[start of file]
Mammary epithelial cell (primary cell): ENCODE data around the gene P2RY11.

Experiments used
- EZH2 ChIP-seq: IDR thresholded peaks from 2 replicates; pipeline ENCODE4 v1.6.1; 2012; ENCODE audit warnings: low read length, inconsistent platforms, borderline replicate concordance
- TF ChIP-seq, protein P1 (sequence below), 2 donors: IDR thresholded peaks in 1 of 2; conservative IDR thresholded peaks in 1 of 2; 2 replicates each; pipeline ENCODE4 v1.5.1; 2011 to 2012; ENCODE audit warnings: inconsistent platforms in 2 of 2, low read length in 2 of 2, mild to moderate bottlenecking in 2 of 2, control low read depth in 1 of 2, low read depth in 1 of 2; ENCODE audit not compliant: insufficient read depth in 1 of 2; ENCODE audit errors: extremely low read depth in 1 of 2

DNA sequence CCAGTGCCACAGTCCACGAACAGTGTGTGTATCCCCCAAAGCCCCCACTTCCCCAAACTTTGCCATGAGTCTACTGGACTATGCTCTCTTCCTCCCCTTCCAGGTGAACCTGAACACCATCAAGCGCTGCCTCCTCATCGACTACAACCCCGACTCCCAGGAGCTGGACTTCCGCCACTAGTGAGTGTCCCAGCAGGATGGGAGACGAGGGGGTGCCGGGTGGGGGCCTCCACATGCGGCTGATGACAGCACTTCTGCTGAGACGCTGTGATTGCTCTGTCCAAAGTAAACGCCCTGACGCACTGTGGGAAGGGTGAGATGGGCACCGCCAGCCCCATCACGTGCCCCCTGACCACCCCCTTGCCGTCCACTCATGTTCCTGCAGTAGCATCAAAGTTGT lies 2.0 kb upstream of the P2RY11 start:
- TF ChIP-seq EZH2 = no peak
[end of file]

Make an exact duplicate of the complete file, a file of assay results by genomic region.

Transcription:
Mammary epithelial cell (primary cell): ENCODE data around the gene P2RY11.

Experiments used
- EZH2 ChIP-seq: IDR thresholded peaks from 2 replicates; pipeline ENCODE4 v1.6.1; 2012; ENCODE audit warnings: low read length, inconsistent platforms, borderline replicate concordance
- TF ChIP-seq, protein P1 (sequence below), 2 donors: IDR thresholded peaks in 1 of 2; conservative IDR thresholded peaks in 1 of 2; 2 replicates each; pipeline ENCODE4 v1.5.1; 2011 to 2012; ENCODE audit warnings: inconsistent platforms in 2 of 2, low read length in 2 of 2, mild to moderate bottlenecking in 2 of 2, control low read depth in 1 of 2, low read depth in 1 of 2; ENCODE audit not compliant: insufficient read depth in 1 of 2; ENCODE audit errors: extremely low read depth in 1 of 2

DNA sequence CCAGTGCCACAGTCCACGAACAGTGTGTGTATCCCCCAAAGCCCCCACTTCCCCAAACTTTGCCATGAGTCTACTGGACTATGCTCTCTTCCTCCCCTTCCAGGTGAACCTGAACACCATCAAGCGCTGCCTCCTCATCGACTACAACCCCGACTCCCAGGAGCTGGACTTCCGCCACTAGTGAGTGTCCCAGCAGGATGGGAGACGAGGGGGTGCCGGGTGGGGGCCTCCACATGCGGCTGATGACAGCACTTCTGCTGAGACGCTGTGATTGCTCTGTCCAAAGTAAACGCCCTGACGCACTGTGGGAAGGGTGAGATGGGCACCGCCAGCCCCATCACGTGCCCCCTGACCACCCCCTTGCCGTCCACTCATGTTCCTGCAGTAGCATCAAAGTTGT lies 2.0 kb upstream of the P2RY11 start:
- TF ChIP-seq EZH2 = no peak